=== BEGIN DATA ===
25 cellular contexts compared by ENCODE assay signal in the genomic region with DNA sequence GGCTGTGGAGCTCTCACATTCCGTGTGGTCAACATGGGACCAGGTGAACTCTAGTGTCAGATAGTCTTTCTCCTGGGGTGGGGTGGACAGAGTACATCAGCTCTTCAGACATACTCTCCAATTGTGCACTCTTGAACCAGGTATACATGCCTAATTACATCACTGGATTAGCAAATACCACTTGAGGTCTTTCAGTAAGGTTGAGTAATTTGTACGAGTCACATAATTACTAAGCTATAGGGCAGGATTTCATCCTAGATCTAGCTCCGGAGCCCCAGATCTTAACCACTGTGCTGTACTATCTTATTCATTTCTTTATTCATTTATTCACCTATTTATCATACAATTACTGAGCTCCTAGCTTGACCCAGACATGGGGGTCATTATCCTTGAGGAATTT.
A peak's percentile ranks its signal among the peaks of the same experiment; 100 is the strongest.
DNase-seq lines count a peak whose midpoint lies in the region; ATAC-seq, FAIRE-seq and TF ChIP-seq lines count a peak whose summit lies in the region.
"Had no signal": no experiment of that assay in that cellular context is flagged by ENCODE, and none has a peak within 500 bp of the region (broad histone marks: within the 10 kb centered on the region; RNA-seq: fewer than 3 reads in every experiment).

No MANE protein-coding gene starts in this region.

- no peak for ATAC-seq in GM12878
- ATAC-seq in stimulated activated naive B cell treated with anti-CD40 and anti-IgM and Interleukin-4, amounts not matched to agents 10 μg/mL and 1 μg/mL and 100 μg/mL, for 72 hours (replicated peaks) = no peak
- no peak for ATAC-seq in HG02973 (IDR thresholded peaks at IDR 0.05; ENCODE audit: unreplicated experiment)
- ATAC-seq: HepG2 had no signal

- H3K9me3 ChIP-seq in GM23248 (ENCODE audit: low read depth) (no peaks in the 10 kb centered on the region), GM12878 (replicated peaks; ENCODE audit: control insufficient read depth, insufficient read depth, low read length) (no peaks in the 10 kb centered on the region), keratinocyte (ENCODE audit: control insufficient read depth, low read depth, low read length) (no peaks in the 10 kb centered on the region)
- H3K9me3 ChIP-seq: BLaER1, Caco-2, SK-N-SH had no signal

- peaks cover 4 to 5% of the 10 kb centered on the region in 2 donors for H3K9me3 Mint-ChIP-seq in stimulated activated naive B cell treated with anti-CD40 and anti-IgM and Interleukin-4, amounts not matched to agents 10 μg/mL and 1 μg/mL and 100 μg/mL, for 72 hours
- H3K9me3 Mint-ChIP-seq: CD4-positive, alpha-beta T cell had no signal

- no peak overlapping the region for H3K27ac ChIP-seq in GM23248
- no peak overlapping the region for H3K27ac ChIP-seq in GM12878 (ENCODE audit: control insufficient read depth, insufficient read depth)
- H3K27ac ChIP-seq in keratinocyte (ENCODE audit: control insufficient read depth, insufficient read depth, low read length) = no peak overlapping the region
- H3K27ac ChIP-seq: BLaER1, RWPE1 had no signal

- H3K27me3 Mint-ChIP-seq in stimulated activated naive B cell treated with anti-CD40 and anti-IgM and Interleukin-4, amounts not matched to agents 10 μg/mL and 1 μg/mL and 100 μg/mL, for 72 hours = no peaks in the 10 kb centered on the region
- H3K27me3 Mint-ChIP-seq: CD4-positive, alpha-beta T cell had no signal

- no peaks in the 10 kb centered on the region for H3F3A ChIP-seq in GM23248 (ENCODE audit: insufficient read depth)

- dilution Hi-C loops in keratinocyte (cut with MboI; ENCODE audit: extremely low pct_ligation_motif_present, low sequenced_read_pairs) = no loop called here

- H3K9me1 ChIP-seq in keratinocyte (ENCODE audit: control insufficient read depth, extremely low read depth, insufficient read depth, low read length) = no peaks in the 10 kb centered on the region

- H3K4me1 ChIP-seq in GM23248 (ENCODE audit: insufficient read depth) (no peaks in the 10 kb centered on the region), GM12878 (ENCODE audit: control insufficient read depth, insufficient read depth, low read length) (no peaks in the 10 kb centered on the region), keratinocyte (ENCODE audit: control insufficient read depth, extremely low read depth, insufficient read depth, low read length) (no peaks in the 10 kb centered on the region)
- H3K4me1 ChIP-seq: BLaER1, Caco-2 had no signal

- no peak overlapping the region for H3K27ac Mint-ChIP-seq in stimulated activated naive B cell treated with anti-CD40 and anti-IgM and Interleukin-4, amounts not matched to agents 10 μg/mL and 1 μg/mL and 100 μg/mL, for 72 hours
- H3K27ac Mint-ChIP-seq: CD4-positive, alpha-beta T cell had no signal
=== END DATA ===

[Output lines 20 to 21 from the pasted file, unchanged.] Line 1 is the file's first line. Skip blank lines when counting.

- no peaks in the 10 kb centered on the region for H3F3A ChIP-seq in GM23248 (ENCODE audit: insufficient read depth)

- dilution Hi-C loops in keratinocyte (cut with MboI; ENCODE audit: extremely low pct_ligation_motif_present, low sequenced_read_pairs) = no loop called here